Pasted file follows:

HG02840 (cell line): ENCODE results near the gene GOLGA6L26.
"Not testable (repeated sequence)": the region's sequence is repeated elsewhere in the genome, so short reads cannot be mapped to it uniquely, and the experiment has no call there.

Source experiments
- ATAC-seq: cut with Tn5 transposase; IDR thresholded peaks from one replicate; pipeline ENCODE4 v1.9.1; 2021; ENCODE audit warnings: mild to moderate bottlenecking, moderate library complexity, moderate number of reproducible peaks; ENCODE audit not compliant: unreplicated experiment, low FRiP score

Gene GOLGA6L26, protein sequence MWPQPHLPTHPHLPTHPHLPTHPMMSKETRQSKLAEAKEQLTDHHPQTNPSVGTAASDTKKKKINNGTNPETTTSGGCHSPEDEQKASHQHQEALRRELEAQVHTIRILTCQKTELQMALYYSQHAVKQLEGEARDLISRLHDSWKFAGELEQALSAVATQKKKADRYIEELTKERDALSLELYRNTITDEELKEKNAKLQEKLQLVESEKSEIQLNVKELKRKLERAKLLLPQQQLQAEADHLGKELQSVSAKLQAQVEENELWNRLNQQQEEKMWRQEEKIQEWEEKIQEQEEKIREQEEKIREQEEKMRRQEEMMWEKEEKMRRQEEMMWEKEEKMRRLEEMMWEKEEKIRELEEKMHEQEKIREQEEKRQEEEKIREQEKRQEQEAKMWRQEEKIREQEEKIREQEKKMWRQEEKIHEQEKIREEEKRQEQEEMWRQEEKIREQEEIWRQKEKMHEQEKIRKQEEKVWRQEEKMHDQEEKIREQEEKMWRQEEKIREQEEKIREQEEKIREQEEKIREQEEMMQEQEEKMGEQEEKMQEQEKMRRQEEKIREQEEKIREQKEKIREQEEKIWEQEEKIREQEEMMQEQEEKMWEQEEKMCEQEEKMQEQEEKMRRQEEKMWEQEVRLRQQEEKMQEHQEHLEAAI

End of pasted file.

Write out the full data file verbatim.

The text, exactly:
HG02840 (cell line): ENCODE results near the gene GOLGA6L26.
"Not testable (repeated sequence)": the region's sequence is repeated elsewhere in the genome, so short reads cannot be mapped to it uniquely, and the experiment has no call there.

Source experiments
- ATAC-seq: cut with Tn5 transposase; IDR thresholded peaks from one replicate; pipeline ENCODE4 v1.9.1; 2021; ENCODE audit warnings: mild to moderate bottlenecking, moderate library complexity, moderate number of reproducible peaks; ENCODE audit not compliant: unreplicated experiment, low FRiP score

Gene GOLGA6L26, protein sequence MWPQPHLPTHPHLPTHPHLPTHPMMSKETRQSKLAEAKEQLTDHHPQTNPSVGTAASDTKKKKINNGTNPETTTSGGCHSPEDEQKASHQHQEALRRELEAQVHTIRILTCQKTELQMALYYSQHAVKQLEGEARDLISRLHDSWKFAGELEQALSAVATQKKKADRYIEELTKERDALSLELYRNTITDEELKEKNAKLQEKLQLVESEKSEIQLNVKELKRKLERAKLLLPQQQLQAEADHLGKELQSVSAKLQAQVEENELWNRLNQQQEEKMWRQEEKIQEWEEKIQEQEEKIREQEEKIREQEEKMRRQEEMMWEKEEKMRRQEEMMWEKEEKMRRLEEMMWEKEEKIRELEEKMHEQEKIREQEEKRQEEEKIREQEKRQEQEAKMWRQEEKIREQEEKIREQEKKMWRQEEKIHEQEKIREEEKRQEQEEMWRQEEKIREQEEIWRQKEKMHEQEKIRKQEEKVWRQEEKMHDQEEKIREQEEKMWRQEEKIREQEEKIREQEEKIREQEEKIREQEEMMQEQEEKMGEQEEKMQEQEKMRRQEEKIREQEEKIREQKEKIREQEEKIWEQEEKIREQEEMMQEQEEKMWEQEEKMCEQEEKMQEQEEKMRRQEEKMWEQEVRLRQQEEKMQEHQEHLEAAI